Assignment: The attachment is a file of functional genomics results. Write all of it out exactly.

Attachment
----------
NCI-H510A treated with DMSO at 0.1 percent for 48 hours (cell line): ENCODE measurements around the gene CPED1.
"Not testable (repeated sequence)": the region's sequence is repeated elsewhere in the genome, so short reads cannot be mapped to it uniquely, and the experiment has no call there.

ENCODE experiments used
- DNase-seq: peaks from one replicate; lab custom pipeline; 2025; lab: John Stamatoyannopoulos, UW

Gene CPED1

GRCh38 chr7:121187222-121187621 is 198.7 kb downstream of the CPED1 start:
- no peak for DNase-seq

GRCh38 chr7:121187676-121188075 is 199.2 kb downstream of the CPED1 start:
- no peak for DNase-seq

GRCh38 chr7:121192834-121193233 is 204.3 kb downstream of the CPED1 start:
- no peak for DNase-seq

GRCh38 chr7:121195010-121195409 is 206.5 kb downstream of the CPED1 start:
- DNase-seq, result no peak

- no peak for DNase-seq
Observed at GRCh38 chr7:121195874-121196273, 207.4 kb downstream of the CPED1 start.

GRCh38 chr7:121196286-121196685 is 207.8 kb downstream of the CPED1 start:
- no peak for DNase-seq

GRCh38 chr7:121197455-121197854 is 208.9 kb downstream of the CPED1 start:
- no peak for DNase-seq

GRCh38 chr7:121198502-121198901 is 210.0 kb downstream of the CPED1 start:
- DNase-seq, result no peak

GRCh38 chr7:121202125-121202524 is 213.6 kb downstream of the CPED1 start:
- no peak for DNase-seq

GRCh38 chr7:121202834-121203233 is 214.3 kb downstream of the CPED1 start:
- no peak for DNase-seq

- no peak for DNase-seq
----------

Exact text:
NCI-H510A treated with DMSO at 0.1 percent for 48 hours (cell line): ENCODE measurements around the gene CPED1.
"Not testable (repeated sequence)": the region's sequence is repeated elsewhere in the genome, so short reads cannot be mapped to it uniquely, and the experiment has no call there.

ENCODE experiments used
- DNase-seq: peaks from one replicate; lab custom pipeline; 2025; lab: John Stamatoyannopoulos, UW

Gene CPED1

GRCh38 chr7:121187222-121187621 is 198.7 kb downstream of the CPED1 start:
- no peak for DNase-seq

GRCh38 chr7:121187676-121188075 is 199.2 kb downstream of the CPED1 start:
- no peak for DNase-seq

GRCh38 chr7:121192834-121193233 is 204.3 kb downstream of the CPED1 start:
- no peak for DNase-seq

GRCh38 chr7:121195010-121195409 is 206.5 kb downstream of the CPED1 start:
- DNase-seq, result no peak

- no peak for DNase-seq
Observed at GRCh38 chr7:121195874-121196273, 207.4 kb downstream of the CPED1 start.

GRCh38 chr7:121196286-121196685 is 207.8 kb downstream of the CPED1 start:
- no peak for DNase-seq

GRCh38 chr7:121197455-121197854 is 208.9 kb downstream of the CPED1 start:
- no peak for DNase-seq

GRCh38 chr7:121198502-121198901 is 210.0 kb downstream of the CPED1 start:
- DNase-seq, result no peak

GRCh38 chr7:121202125-121202524 is 213.6 kb downstream of the CPED1 start:
- no peak for DNase-seq

GRCh38 chr7:121202834-121203233 is 214.3 kb downstream of the CPED1 start:
- no peak for DNase-seq

- no peak for DNase-seq